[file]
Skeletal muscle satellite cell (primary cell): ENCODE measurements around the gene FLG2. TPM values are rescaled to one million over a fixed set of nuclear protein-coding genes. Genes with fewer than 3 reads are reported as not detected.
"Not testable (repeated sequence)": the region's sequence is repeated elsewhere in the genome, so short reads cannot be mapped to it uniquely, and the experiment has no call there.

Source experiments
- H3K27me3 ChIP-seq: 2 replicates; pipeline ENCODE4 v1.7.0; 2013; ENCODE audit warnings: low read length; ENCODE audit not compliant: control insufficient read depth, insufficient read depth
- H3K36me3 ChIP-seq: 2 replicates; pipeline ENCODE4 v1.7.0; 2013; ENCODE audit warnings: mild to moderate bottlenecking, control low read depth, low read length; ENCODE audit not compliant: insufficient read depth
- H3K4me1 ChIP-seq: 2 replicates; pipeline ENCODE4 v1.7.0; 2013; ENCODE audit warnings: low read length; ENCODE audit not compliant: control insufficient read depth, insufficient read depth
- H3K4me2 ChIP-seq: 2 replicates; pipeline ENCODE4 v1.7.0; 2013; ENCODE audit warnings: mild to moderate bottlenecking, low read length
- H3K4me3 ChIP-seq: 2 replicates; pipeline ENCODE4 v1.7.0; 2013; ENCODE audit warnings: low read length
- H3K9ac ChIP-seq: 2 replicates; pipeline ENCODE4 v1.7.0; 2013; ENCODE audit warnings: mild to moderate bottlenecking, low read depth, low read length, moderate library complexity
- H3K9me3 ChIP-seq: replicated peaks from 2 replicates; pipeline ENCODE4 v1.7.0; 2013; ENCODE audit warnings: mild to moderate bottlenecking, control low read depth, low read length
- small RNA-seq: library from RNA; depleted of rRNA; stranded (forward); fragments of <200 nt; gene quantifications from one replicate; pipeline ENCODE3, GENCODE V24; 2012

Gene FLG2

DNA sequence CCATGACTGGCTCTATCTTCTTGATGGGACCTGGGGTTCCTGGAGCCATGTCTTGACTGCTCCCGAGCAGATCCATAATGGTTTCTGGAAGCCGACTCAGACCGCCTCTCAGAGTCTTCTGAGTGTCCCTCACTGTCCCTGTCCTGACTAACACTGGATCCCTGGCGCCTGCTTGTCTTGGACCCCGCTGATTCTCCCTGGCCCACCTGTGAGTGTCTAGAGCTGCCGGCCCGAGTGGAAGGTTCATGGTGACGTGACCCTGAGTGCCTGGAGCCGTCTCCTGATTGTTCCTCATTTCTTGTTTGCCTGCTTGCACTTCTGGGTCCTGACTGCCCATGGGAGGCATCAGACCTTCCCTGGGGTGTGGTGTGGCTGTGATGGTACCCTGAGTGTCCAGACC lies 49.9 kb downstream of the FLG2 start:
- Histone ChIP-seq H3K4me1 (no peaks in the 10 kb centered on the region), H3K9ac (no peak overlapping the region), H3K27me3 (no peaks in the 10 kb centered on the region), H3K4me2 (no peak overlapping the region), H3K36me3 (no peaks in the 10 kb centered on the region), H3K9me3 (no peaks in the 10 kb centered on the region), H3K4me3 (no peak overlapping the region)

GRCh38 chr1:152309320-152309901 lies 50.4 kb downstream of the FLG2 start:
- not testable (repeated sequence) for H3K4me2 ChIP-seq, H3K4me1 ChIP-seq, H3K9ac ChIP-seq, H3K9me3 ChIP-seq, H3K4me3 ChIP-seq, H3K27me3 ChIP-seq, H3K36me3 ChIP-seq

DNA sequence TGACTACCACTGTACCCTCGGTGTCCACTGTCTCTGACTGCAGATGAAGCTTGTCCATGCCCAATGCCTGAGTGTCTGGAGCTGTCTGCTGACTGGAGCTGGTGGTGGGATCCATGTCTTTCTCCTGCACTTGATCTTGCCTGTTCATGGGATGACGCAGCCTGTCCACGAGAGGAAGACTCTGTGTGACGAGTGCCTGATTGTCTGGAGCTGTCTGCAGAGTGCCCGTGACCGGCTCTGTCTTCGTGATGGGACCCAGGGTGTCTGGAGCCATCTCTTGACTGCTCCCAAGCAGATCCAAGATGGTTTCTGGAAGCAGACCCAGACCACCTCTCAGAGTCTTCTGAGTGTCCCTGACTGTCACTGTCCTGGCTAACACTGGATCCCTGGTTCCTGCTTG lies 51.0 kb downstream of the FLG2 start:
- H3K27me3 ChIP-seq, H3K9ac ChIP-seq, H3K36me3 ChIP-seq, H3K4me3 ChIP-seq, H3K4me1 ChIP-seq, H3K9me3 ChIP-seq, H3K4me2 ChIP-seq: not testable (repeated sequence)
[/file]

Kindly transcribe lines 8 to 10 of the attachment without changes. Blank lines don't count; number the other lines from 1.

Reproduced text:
- H3K4me3 ChIP-seq: 2 replicates; pipeline ENCODE4 v1.7.0; 2013; ENCODE audit warnings: low read length
- H3K9ac ChIP-seq: 2 replicates; pipeline ENCODE4 v1.7.0; 2013; ENCODE audit warnings: mild to moderate bottlenecking, low read depth, low read length, moderate library complexity
- H3K9me3 ChIP-seq: replicated peaks from 2 replicates; pipeline ENCODE4 v1.7.0; 2013; ENCODE audit warnings: mild to moderate bottlenecking, control low read depth, low read length